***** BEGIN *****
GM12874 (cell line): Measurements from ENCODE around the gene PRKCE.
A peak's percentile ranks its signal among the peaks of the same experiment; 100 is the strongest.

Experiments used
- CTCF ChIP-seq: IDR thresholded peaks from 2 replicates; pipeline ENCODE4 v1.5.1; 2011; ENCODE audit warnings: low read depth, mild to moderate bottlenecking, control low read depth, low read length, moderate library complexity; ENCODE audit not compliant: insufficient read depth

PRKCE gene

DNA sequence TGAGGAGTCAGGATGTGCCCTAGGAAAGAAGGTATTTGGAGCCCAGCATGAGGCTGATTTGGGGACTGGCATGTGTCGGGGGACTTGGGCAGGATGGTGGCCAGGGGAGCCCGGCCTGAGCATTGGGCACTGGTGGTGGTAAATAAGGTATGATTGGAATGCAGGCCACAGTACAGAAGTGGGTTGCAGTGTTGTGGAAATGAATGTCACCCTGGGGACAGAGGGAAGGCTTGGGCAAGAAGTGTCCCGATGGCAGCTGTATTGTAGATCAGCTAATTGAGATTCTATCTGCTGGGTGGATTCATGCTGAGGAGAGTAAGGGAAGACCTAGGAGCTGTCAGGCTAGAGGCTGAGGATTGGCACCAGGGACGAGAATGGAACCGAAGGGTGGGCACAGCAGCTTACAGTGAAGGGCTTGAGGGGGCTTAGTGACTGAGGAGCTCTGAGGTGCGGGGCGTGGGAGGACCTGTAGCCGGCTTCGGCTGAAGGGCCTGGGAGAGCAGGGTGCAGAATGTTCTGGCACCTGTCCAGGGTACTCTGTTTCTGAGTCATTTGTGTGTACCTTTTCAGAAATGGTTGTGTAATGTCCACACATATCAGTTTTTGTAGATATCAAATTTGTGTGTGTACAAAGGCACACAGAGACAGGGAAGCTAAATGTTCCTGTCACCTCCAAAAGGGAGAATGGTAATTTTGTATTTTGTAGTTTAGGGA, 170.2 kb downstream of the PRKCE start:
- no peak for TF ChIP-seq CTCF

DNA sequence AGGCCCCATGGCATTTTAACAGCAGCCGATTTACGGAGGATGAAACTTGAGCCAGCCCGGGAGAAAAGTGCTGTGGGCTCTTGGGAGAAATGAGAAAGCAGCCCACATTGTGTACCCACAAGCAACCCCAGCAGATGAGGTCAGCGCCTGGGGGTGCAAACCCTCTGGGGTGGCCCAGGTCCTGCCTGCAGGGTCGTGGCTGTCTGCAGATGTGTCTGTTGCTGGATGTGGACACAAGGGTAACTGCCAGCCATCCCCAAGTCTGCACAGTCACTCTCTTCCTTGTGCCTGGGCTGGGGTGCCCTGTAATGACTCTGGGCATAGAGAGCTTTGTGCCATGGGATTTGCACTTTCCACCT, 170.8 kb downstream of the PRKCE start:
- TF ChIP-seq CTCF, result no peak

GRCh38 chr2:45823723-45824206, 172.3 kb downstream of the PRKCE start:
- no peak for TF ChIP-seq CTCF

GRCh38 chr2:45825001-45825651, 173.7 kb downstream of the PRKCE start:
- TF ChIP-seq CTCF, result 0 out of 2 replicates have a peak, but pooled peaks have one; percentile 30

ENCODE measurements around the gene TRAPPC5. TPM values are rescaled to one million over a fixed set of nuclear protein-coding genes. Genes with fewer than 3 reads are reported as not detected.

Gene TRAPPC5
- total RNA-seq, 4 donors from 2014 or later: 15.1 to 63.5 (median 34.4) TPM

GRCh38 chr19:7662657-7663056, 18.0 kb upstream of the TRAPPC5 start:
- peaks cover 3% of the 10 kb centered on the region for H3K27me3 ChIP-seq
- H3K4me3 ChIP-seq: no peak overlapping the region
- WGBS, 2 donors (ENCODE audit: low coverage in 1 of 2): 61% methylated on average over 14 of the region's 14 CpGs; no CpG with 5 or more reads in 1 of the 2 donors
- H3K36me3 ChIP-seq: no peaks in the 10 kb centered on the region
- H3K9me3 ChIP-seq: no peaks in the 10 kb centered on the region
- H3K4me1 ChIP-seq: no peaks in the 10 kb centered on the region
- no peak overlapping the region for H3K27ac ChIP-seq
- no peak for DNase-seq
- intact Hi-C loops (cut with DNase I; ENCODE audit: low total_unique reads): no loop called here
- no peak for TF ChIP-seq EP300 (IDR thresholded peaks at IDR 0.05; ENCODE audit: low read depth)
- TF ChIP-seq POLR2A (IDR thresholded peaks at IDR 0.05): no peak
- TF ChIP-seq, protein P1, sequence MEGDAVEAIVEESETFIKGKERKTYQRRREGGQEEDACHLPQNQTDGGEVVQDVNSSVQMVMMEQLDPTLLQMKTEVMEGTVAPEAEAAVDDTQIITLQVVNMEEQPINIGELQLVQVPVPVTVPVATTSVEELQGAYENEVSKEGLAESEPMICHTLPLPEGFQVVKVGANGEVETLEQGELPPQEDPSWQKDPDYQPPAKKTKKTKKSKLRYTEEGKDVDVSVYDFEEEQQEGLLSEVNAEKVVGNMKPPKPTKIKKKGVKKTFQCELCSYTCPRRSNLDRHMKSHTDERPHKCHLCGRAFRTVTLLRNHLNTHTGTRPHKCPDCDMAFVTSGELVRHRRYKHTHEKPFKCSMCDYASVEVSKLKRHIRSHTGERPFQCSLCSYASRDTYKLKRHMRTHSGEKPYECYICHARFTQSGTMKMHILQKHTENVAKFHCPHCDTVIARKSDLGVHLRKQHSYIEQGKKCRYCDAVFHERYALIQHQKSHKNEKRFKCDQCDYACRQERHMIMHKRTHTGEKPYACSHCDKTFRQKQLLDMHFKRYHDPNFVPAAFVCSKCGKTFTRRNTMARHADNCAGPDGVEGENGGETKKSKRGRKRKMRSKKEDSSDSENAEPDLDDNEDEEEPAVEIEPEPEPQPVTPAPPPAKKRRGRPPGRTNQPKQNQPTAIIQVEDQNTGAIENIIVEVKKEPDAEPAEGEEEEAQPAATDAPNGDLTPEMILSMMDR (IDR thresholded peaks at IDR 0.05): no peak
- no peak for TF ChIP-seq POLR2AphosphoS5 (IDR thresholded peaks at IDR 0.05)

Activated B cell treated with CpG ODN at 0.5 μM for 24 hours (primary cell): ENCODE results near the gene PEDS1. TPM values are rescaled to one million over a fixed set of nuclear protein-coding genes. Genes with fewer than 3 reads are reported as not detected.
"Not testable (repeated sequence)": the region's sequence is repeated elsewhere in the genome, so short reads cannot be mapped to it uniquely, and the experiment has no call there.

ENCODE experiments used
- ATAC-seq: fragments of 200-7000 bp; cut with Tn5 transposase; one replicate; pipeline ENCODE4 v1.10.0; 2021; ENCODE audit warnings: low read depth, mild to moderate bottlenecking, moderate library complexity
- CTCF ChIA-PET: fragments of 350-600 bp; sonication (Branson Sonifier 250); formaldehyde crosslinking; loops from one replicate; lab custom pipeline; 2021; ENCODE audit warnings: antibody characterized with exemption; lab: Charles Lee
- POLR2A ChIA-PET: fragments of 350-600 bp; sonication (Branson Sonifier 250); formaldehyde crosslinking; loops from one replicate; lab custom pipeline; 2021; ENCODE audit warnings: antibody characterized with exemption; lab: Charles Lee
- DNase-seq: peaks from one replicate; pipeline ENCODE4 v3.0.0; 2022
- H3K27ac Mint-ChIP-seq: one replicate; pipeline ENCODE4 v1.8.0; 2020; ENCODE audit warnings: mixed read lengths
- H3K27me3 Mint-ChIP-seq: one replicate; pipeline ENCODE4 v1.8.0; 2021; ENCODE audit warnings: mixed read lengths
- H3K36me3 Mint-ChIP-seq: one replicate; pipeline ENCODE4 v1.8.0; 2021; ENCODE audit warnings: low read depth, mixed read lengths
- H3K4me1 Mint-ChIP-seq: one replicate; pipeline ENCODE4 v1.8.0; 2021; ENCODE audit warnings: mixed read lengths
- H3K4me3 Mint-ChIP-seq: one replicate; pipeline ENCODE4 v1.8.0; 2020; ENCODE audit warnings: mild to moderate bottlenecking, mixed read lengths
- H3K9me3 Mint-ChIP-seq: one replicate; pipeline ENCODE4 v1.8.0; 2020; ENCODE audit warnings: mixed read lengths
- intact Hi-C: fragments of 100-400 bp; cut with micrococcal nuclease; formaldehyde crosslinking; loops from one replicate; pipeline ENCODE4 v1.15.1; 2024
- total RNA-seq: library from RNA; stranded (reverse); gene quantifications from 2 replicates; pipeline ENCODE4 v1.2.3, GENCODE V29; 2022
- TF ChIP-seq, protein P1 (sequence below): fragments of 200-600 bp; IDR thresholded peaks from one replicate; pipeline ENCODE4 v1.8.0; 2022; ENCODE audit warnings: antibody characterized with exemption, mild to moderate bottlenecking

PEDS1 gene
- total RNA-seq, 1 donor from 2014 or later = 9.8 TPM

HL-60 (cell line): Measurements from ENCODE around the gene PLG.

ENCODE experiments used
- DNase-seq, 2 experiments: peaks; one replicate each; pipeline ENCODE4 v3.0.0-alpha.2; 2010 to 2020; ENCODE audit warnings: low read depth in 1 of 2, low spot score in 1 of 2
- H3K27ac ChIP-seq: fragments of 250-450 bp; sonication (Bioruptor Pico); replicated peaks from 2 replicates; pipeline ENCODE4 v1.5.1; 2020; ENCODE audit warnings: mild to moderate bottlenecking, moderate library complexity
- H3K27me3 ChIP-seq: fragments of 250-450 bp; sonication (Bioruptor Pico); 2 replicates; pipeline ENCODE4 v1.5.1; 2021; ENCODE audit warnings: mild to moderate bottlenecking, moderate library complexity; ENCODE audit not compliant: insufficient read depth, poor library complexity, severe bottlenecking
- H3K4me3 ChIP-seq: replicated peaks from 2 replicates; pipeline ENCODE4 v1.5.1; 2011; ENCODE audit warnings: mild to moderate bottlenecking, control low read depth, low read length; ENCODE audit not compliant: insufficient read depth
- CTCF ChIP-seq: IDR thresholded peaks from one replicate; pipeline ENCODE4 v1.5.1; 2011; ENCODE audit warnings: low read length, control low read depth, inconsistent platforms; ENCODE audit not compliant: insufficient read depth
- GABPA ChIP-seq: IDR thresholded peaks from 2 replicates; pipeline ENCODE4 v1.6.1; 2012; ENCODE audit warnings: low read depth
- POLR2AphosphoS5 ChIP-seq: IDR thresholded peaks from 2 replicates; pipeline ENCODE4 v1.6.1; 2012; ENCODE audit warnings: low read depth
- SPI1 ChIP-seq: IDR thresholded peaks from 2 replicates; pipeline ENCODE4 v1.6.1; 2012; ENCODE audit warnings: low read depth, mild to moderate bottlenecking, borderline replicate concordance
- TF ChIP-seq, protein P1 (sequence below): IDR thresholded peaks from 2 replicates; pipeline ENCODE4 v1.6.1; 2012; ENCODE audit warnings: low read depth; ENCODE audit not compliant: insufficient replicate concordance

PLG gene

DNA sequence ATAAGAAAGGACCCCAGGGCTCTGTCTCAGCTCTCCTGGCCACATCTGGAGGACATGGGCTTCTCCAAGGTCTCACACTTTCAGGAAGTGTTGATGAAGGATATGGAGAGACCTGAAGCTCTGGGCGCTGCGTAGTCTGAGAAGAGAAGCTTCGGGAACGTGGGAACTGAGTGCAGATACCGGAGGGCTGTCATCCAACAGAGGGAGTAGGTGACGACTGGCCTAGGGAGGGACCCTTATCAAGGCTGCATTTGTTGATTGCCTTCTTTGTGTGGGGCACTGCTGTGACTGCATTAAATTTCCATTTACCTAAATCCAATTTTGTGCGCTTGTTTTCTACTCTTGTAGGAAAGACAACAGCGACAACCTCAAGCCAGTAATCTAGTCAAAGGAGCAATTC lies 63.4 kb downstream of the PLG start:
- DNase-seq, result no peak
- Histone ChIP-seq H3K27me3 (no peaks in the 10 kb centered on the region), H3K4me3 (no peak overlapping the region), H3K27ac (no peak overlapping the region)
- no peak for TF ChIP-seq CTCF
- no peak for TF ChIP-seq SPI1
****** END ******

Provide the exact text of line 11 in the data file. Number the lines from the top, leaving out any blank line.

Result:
- no peak for TF ChIP-seq CTCF